Many and varied applications of this bilateral isokinetic exerciser will be apparent to those skilled in the art. For example, it might be easily adapted to simulate swimming stroke movements with the user lying face down on a narrow exercise bench and the apparatus mounted at a suitable height and distance in front of him. Having preselected the desired speed of exercise with the speed selector switch 16, he would grip the handles 1 and pull on the cables 2, moving the arms in a manner similar to that used in a specific swimming stroke. It may be seen that the apparatus is well suited for performance of all types of swimming strokes in obtaining exercise, including freestyle, backstroke, butterfly, and breaststroke, in spite of the fact that in some strokes the arms must move in unison, while in others, they must move in a semi-reciprocal fashion. The position of the apparatus with respect to the user may be varied to suit the particular type of stroke.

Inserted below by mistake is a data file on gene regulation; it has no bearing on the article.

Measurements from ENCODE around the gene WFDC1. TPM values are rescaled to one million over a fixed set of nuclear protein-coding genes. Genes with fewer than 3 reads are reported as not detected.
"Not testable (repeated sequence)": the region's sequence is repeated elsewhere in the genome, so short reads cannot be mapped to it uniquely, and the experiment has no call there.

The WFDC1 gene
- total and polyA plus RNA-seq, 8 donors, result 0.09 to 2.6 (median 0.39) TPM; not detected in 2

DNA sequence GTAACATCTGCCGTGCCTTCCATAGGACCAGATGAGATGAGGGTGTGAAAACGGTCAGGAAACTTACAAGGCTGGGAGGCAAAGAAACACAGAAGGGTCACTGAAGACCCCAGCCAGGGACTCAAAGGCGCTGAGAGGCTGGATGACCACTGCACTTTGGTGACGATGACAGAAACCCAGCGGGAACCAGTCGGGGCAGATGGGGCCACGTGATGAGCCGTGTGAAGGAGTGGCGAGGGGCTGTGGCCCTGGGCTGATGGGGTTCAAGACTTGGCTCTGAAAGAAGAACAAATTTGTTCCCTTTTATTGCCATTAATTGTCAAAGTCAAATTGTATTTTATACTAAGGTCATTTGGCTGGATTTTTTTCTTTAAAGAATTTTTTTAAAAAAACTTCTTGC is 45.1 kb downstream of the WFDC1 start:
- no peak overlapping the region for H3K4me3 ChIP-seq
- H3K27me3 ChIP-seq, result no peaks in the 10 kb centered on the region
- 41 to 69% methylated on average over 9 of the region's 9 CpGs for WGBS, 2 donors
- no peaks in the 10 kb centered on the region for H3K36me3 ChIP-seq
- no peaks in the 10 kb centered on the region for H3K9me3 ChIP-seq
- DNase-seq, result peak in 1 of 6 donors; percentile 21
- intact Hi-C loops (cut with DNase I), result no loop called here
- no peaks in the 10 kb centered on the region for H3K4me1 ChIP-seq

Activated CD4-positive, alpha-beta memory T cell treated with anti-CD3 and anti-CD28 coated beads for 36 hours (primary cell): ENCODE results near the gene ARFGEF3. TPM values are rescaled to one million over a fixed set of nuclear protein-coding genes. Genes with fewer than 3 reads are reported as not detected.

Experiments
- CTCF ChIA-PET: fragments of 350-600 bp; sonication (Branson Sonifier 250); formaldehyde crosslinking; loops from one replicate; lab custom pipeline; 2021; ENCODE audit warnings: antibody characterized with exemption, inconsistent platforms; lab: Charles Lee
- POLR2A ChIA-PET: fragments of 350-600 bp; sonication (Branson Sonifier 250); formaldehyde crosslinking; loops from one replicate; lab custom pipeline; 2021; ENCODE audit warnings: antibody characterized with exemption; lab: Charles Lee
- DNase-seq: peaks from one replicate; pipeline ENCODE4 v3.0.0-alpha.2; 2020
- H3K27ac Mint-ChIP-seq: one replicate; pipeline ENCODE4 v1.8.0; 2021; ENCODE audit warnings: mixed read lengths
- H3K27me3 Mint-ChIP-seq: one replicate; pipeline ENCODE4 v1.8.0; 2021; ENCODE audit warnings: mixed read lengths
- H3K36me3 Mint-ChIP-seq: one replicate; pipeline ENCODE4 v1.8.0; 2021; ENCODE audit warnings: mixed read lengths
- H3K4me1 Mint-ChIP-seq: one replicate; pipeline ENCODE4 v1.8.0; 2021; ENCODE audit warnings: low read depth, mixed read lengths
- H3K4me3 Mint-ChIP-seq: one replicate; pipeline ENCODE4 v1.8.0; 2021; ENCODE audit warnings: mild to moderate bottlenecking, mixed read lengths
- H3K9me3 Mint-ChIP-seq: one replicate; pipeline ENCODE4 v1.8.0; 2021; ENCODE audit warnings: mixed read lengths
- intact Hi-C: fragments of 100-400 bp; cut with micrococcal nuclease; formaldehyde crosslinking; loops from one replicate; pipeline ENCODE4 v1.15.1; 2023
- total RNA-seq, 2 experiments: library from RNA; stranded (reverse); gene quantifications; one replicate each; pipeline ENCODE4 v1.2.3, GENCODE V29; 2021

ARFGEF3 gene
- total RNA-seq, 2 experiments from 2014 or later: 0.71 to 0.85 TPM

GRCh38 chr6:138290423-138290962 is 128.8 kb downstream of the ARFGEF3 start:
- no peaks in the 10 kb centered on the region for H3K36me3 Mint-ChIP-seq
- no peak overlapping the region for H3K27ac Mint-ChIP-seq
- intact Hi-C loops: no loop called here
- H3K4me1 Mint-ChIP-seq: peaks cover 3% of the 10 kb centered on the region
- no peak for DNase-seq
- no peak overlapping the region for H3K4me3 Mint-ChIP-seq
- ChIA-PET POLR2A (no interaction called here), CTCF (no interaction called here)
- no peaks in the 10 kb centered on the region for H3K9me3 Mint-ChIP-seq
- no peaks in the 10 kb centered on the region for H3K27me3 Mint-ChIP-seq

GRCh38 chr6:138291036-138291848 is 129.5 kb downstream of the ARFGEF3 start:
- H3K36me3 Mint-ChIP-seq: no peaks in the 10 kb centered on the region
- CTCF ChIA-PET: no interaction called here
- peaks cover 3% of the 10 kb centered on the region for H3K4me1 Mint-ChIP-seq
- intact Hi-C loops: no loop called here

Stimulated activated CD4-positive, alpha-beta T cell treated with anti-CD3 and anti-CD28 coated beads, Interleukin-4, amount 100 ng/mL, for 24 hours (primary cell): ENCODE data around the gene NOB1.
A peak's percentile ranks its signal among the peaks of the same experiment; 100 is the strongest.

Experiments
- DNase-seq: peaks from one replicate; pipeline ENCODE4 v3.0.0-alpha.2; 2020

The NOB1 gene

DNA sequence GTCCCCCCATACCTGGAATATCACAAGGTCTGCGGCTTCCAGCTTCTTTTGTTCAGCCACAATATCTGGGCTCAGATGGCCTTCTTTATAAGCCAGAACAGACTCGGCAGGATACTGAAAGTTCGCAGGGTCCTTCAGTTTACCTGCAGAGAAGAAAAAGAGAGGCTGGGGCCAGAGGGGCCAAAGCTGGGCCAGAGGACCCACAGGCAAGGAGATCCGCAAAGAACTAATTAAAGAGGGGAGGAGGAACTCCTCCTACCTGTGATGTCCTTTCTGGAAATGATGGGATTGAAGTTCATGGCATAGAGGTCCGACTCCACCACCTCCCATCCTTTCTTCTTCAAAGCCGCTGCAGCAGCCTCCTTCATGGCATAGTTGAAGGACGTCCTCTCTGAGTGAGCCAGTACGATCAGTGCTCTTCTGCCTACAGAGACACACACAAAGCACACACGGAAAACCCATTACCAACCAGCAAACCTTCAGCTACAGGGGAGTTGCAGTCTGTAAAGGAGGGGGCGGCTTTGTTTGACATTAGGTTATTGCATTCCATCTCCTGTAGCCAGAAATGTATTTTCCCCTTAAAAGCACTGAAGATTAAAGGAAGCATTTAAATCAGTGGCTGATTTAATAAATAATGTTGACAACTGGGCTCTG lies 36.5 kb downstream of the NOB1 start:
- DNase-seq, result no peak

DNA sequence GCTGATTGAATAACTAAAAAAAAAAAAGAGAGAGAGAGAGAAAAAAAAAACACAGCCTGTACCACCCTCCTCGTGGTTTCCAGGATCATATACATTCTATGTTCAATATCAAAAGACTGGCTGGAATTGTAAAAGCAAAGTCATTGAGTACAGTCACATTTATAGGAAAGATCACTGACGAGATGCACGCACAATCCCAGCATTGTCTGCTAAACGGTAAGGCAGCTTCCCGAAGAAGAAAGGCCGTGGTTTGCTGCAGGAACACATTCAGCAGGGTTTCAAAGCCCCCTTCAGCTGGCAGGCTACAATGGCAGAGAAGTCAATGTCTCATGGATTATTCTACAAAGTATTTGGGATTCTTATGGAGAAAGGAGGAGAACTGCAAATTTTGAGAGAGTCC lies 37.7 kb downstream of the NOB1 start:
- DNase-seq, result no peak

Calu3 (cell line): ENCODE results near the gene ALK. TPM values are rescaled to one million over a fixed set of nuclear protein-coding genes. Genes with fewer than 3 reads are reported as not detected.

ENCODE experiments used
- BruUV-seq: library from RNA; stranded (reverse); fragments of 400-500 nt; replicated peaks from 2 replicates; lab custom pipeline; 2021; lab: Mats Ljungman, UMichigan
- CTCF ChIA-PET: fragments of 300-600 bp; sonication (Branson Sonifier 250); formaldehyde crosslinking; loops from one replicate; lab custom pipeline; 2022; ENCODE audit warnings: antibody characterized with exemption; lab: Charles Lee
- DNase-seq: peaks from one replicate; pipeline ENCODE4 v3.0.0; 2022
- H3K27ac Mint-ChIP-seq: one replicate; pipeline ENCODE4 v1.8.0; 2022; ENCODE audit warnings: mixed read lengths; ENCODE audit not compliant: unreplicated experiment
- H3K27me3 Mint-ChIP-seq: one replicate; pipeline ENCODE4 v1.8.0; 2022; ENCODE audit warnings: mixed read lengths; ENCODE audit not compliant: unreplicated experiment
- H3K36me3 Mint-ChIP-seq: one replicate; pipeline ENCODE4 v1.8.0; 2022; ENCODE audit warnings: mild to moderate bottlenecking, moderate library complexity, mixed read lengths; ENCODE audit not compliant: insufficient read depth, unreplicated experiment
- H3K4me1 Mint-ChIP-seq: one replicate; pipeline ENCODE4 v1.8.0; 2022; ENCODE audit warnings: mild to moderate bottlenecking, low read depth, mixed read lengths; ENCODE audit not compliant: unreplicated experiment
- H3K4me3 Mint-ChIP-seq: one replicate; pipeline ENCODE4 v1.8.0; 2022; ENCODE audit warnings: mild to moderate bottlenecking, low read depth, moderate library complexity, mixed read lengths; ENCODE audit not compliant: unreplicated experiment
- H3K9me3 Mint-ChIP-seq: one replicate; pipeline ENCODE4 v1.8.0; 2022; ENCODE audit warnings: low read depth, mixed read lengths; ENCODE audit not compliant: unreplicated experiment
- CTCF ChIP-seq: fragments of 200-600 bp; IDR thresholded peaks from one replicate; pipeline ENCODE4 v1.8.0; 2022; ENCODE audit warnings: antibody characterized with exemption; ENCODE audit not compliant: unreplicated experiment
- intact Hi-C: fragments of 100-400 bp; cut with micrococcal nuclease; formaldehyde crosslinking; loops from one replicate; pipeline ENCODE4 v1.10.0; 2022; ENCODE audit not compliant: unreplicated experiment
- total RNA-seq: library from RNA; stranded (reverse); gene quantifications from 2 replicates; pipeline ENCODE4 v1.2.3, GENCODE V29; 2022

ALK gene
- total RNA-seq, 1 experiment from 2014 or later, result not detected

As the exercising user performs the desired swimming stroke, it may be seen that as long as he moves his arms at less than the selected speed, his efforts are opposed only by the inherent friction and inertia of the apparatus. In most cases, it is desirable to minimize the resistance offered by these forces, such that the user may easily accelerate the device to, and sustain its movement at, the regulation speed. Once the user has accelerated the apparatus to the regulation speed, the speed regulation mechanism 12 opposes further acceleration of the device with a variable resistance and thereby affords resistance to the efforts of the user in proportion to those efforts. That is, above the preselected regulation speed, the harder the exercising user pulls on the device, the harder its speed regulation mechanism resists the pull. Each incremental increase in input force is resisted by an increased opposing force, so that higher speeds become increasingly more difficult to attain. Available isokinetic devices can greatly vary the factor of proportionality; thus a small increase in speed can be made to produce a large increase in resistance, or a large increase in speed can be made to produce only a relatively small increase in resistance. The proportionality may thus be adjusted as desired, for the rotational speed regulating means 12 may include well-known means for adjusting the resistance provided for a given rotational speed. One way of doing this is to provide a series of generators 13 with different regulation constants as a result of how they are wound and the flux of their magnet. Other ways are shown in my U.S. Pat. No. 3,848,467. In performing the swimming strokes, then, the user may obtain exercise from the device by exerting whatever effort he desires or is capable of exerting in the power portion of each stroke. The apparatus will provide the user with a resistance proportioned to his effort by regulating the speed of his movement.